Michael Coren, host of The Arena on SUN News cable TV, suggests there is a reasonable probability that the student is a Muslim; after all, it does not seem remotely likely that Mr. X is a Jain, a Hindu, a Shintoist, a Christian or a Jew (even orthodox Jews or Haredim would not refuse to sit beside a woman) and, in any case, members of weird extremophile or peripheral sects obsessed with gender discrimination would not enroll in a co-ed course or attend York University. Indeed, only adherents of a supremacist doctrine would insist that the university bend to their demands.
If Coren is right—and it still remains an if, though a plausible one—it would appear that the university, in an access of political correctness, is scrambling to avert the charge of Islamophobia. At the same time, it is violating both the principle of gender equity on which it has long prided itself—70 percent of the student clientele at York are women (which, from a male perspective, ironically renders the concept moot)—as well as the core values that underwrite the educational mandate. As the Arena transcript puts it, “In fact, the professor added, such religious accommodation would require York to agree to segregated seating, separate tutorials and even gender-specific instructors.” The toxic mix of hypocrisy and cowardice is palpable, and the stink of capitulation to religious intolerance has poisoned what John Milton once called “the quiet and still air of delightful studies,” a phrase that sounds rather quaint these days.
Muslims are now agitating for prayer rooms in high schools—once that demand is granted, foot baths are sure to follow and, naturally, assorted forms of gender apartheid. It is no surprise that the Toronto District School Board decided to permit Islamic prayer sessions in one of its school’s cafeterias, and then colluded in the relegating of female Muslim students to the back rows and the exclusion of menstruating girls. Most commentators and interested parties have focused on the scandal of religiously ordained, in-group segregation within a laic environment, losing sight of the pedagogic mutation that is occurring in our places of learning, namely, the ongoing facilitation of Islamic encroachment within the educational institution in large.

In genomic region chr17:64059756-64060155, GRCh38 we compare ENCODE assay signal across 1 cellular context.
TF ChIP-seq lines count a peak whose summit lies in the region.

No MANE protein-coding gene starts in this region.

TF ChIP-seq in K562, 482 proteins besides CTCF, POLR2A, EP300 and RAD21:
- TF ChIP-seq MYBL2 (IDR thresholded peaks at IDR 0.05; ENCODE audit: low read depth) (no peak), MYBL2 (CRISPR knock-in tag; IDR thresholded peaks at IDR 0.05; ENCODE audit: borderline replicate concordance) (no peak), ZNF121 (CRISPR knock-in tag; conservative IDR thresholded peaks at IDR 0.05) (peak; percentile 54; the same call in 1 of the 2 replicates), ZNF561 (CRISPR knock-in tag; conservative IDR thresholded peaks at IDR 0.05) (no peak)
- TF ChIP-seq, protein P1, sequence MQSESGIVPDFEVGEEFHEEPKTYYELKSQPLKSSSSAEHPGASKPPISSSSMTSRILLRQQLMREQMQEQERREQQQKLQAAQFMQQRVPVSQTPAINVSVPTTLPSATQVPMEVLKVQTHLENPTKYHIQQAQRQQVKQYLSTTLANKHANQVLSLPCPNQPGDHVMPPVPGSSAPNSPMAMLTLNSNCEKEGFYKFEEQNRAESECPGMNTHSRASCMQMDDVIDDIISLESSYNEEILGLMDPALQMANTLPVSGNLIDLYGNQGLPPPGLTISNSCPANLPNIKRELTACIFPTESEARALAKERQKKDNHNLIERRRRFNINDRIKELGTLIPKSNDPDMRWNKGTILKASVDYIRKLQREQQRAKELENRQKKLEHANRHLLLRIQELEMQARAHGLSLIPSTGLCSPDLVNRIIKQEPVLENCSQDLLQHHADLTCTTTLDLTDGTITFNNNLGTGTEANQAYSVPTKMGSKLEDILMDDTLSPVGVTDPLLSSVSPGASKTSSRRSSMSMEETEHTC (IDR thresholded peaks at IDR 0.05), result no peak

Another egregious act of pusillanimous deference has just surfaced at a Halifax, Nova Scotia akido school, which complied with a Muslim student’s request to avoid physical proximity with his female classmates, whom he refused to touch. Abiding by provincial human rights law, the sensei duly separated female students from the Muslim, who was moved to the other side of the dojo. “Get used to it,” the sensei advised. As the National Post reports, the Muslim student also refused to bow as specified by the akido ritual, proclaiming that he only bowed to Allah. Eventually, he began proselytizing by distributing Islamic literature, copies of Islam: from darkness to light, turning the dojo into an Islamic soapbox.
Let us not be deceived by what is actually going on here. Such acts of gutless submissiveness on the part of the authorities have nothing to do with the constantly hyped dogma of “religious accommodation.” Such favors and concessions would not readily be conferred on Christians or Jews. Can one honestly imagine a follower of Christ or Moses receiving special treatment from secular officials? The precept of “religious accommodation” is nothing less than the gospel of out-and-out “Islamic accommodation,” a form of jittery acquiescence to a foreign and incompatible faith we inwardly dread and cower before and which is infecting every quarter of our society.